Ethical consideration

The survey was carried out in accordance with the Helsinki Declaration of 1975. The Ethics Review Committee of the Faculty of Biological Science and Technology, Jessore University of Science and Technology, Jessore-7408, Bangladesh [Ref: ERC/FBST/JUST/2022-l-0 L, Date: 13/02/2022] examined and approved the study protocol. All respondents were informed of the study’s goal, procedure, and ability to withdraw their data. Prior to completing the study, each participant provided written informed consent. Participants were advised that all of their information would be kept anonymous and confidential, and they were given information regarding the study’s nature and goal.


General characteristics of participants

A total of 1214 participants (female: 100%) were included in the final analysis. Most of them (87.4%) were aged between 18 and 24 years and 83.9% of them are unmarried. The majority were students (87.1%), had university-level educated (91.4%), were from nuclear families (79.2), came from urban areas (82.2%), and had a family monthly income of more than 30,000 Bangladeshi Taka (BDT; 103.51 BDT = 1US$) (45.9%). Most of the respondents 71.9% are single and didn’t use OCP (oral contraceptive pill).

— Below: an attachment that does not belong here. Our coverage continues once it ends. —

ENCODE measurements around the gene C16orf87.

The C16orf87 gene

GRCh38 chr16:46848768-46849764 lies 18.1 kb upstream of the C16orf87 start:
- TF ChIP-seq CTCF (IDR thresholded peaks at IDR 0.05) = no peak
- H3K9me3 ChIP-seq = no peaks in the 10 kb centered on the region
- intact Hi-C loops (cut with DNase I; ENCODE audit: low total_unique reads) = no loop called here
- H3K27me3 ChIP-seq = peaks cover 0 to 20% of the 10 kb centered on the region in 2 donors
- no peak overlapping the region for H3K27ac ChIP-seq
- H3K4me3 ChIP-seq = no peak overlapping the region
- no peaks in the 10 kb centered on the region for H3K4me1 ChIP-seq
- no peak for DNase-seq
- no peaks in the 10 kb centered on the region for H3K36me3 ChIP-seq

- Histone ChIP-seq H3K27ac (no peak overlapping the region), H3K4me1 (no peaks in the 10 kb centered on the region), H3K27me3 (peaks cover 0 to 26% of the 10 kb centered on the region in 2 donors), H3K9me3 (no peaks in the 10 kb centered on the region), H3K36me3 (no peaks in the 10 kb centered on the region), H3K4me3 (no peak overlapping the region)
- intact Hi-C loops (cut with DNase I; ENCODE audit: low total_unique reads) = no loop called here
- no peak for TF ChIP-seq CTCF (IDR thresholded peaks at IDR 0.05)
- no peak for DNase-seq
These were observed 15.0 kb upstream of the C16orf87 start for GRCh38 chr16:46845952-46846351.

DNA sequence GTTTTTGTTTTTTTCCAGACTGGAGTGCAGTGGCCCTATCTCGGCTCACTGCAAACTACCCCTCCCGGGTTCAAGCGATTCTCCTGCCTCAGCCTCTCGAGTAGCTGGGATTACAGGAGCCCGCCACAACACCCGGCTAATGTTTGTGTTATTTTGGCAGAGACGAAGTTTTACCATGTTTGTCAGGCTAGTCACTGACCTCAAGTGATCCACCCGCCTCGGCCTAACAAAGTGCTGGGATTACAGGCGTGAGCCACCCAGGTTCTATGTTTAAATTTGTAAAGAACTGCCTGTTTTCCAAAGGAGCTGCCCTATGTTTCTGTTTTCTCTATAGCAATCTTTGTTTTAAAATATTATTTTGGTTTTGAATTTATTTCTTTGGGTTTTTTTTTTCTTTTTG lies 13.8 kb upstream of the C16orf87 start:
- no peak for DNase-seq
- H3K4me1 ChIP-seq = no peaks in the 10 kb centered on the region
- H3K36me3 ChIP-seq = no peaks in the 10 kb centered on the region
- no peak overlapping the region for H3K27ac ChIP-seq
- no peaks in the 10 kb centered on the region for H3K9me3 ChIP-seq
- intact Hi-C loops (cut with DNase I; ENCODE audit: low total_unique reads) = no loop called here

Almost every (96.6%) respondent had normal body mass index (BMI), while 50.9% took fast food regularly, 42.1% took extra salt in meals, 55.2% drank soft drinks, and 3.2% of respondents smoked. The majority of respondents had no family history of breast cancer (84.3%), used a bra sometimes in a day (64.3%), opted for a perfectly fitting bra (88.0%), and spent 2 to 5 h per day on social media (58.2%). Furthermore, 76.7% of participants reported having regular menstruation, while 74.6% experienced a normal blood flow during menstruation. Most respondents had a menstrual duration lasting between 3 and 6 days (75.1%), with menstruation typically commencing between the ages of 12 to 14 years (75.7%), and moderate abdominal pain occurring during menstruation (58.3%). Notably, 72.5% of the respondents did not have a family history of mastalgia. The overall prevalence of Mastalgia was 35.5% (Table 1).